Follow The Fall Line or Be the Orange
By Sophie Gold
The shortest distance between two points according to the geometry we experience is a straight line. Galileo made a career proving this. That statement is not always true, but I am taking poetic license and we will assume it is. If you drop a ball from the top of an incline, aka a slope, it will naturally roll straight down assuming no obstacles or hazards along the way. I call the ball’s path its fall line. I like skiing and have come to appreciate the fall line concept through skiing. But the fall line idea is something that I believe applies off mountain as well.
My first introduction to the fall line arose when I was 5 years old. I was a Powder Panda in my ski first lessons. My instructor rolled an orange downhill and told us to follow it to the bottom of the hill. That orange always somehow found its way to the bottom safely. “Be the orange”, my instructor told us and I aspire to be that orange. Years of “following the orange” have taught me how to find and follow the natural fall line of the mountain without thinking about it. And that has made all the difference to my skiing.
The orange always takes the most natural and easiest path down the hill, and by following and trusting it, rather than fighting it, we can too. The central idea is that skiing into and with the fall line, instead of against it, makes for an easier, more controlled and more enjoyable ride. You cannot change the fall line, any more than you can change the wind, but you can change how you react to it. When the inevitable trees, moguls or other hazards arise, they are manageable and simply things to avoid rather than calamities. A mogul is not a problem, it just is. How I react to the mogul is an evolving story as some of them still trip me up and scare me. From my perch on the chairlift, I have watched the most graceful skiers dance their way down difficult runs. They don’t fight against the fall line; they make turns to control their speed and for safety but they are not fighting anything or trying to avoid the moguls. On the easiest groomers and the steepest bump runs, the simple truth is that it is easier to ski with rather than against the fall line. If you are a skier, think about that particular run your family does to get off the mountain. Some of you ace it, while the others struggle and dread it.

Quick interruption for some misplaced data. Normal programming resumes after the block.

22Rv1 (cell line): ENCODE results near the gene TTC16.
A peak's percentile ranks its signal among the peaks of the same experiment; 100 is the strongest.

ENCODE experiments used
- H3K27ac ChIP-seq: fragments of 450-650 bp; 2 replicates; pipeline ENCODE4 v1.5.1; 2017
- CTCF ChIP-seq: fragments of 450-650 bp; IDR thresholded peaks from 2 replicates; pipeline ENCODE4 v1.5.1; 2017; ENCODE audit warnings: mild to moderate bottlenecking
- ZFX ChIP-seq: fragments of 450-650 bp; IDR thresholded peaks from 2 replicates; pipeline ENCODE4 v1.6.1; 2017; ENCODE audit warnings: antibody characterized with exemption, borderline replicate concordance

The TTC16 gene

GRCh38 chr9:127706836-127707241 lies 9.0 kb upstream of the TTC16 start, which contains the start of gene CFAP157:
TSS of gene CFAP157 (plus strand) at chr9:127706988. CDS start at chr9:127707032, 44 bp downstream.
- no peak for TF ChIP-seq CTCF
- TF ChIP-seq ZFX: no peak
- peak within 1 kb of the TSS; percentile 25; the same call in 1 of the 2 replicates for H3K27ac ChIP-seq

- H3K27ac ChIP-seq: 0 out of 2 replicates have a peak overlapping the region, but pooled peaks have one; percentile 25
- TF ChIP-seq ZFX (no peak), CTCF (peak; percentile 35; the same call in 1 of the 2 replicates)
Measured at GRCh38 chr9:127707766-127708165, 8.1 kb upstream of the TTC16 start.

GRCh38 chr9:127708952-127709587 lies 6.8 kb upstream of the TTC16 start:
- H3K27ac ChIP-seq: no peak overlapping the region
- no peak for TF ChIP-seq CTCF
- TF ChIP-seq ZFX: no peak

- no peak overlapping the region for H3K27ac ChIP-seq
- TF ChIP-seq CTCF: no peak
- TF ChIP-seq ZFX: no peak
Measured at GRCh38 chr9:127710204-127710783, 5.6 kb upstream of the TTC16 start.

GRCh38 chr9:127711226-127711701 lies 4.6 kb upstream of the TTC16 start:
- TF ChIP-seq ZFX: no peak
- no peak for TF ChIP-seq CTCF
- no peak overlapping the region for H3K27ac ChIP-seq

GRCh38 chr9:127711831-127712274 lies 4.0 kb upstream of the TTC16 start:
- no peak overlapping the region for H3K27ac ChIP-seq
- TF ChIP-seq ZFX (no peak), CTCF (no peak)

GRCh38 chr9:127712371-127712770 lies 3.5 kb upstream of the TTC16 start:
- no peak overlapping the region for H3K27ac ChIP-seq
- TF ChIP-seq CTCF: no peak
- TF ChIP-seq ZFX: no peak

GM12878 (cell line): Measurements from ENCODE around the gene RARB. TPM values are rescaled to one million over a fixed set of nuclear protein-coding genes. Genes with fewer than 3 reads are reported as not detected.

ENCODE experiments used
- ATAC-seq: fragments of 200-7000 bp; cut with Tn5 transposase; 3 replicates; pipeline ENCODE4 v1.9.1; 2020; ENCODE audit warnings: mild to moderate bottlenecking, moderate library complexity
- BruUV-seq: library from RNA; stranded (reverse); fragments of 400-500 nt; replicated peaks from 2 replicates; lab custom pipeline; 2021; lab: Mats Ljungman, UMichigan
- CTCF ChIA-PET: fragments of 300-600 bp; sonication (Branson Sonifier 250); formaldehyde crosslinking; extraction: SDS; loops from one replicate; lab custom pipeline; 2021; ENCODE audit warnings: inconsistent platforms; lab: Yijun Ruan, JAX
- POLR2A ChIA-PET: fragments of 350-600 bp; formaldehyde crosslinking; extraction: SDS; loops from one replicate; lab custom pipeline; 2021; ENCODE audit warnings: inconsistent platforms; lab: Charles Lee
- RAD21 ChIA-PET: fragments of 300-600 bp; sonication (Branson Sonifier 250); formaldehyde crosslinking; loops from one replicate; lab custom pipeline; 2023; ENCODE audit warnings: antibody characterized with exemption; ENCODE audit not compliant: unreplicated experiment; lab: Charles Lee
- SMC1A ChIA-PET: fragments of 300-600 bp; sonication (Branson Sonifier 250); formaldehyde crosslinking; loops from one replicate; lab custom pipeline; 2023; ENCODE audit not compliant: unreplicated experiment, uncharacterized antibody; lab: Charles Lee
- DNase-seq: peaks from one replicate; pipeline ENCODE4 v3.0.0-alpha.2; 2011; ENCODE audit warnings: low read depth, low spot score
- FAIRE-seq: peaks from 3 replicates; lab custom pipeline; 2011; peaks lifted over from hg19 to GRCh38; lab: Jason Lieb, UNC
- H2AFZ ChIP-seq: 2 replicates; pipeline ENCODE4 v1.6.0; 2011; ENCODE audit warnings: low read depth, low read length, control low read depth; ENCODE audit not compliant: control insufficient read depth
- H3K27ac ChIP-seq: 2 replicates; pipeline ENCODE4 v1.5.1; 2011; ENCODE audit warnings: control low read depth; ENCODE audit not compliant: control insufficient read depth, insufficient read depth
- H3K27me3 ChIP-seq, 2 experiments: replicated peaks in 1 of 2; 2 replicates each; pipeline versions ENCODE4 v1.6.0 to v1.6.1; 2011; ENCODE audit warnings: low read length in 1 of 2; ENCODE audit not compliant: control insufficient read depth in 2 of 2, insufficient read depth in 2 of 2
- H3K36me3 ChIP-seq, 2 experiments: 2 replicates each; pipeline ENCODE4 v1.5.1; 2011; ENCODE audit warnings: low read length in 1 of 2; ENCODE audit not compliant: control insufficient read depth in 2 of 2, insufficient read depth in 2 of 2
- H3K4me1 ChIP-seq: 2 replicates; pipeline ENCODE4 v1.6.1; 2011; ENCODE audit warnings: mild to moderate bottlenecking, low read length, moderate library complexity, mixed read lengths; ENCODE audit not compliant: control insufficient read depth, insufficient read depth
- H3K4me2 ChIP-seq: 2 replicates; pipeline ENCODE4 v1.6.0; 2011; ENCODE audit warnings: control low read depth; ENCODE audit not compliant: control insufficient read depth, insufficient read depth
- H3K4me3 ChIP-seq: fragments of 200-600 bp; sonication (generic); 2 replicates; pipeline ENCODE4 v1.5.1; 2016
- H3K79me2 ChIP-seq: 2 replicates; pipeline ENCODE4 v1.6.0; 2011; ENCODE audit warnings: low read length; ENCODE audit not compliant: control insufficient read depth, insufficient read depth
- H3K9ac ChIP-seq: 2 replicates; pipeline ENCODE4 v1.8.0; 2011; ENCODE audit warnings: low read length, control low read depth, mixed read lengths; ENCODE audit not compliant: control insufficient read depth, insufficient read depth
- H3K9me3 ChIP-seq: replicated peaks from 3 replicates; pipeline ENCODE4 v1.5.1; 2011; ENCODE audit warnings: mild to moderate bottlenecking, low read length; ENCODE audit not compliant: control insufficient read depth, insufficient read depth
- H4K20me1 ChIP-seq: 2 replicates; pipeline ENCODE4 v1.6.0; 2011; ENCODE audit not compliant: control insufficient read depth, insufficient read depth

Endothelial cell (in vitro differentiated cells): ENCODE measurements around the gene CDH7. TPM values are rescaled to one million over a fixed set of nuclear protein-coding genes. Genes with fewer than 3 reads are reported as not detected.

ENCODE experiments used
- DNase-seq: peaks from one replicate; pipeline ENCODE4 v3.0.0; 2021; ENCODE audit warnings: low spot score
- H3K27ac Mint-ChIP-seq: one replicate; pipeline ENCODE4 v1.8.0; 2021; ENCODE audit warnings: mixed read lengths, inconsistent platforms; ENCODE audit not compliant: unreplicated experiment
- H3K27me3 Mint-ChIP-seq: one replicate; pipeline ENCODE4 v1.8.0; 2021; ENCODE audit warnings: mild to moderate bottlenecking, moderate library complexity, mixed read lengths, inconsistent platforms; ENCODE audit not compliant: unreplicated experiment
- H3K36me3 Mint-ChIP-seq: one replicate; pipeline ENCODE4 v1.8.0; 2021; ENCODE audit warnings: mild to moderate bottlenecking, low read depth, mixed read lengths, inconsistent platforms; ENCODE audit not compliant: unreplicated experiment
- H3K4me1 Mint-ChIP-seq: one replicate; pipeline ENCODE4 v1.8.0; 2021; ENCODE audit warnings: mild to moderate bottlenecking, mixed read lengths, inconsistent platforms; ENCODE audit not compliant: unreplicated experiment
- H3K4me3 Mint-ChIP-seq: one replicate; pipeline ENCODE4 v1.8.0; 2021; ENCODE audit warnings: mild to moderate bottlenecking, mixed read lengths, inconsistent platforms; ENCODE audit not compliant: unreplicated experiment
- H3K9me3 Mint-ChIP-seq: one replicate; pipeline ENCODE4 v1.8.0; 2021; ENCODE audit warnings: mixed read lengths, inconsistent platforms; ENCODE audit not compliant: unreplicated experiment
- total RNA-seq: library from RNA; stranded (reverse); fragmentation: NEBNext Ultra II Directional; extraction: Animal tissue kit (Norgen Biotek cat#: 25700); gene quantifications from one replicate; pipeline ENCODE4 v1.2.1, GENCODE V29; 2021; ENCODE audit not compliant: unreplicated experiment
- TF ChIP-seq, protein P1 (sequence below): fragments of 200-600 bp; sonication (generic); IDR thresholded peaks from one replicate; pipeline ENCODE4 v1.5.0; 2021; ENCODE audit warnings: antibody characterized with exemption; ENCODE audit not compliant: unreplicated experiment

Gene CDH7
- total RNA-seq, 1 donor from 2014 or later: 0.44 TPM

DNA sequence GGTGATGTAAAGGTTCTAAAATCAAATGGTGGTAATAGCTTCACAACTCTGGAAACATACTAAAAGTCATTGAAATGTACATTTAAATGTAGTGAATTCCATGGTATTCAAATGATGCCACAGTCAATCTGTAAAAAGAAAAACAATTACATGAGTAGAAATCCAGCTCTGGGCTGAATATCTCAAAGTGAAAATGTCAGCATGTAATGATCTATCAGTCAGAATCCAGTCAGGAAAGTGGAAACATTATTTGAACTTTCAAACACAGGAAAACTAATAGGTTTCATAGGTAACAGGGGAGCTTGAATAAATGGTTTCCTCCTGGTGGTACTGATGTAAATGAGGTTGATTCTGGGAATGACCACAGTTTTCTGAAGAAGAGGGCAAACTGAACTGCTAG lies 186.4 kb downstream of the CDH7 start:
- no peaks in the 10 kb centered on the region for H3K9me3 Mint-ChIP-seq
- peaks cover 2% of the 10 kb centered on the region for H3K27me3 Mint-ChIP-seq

I’d like to suggest that the fall line concept is also true in most things, particularly those that seem to matter most to us. Going with the flow – i.e. accepting – the moguls and obstacles that inevitably arise and that you cannot change makes all the difference. If you accept the mogul as a mogul, not a good or bad mogul but just a mogul, you will have a more enjoyable run. Your reaction to the mogul is what matters because you can change your reaction to it but cannot change or wish away the mogul. So, be the ball and embrace the mogul; don’t wish the mogul be otherwise or that you are on a different trail or at the bottom of the hill already.
When I struggle or am out of sorts, often it is because I am fighting the fall line and not being the orange. I watch this play out all the time, and truth be told I can see it in others better than I can see it in myself.
A lot of people go through life wanting to change things beyond their control and wishing that circumstances were different. My dad wants to have big hair (he is bald) and dunk on LeBron (he can’t). Problems and obstacles will arise, but they are only problems and obstacles if you label them so and give them that power. Moguls are part of skiing. Skiing would be boring without them. But moguls don’t change the fall line and I can’t either.
So, when you find yourself staring down a steep and bumpy trail, breathe and look for the fall line. As often as not, the fall line is not obvious until you make those first few turns. But it is there and will reveal itself if you let it. For sure, those first few turns can be scary. You may be a yard-sale about to happen, but we’ve all had them, will have them again and survived to tell the story. But following the path of the orange is the way. When scared, say go and have faith that the fall line is always right and frankly doesn’t care that you are scared. Enjoy where it takes you because it’s likely taking you there whether you like it or not. You may, probably will, find yourself on some hills and trails that you think you cannot handle or just don’t want to be on. But if you treat life’s minor annoyances and challenges as nothing more than moguls you too can be the orange and make it safely down the slope.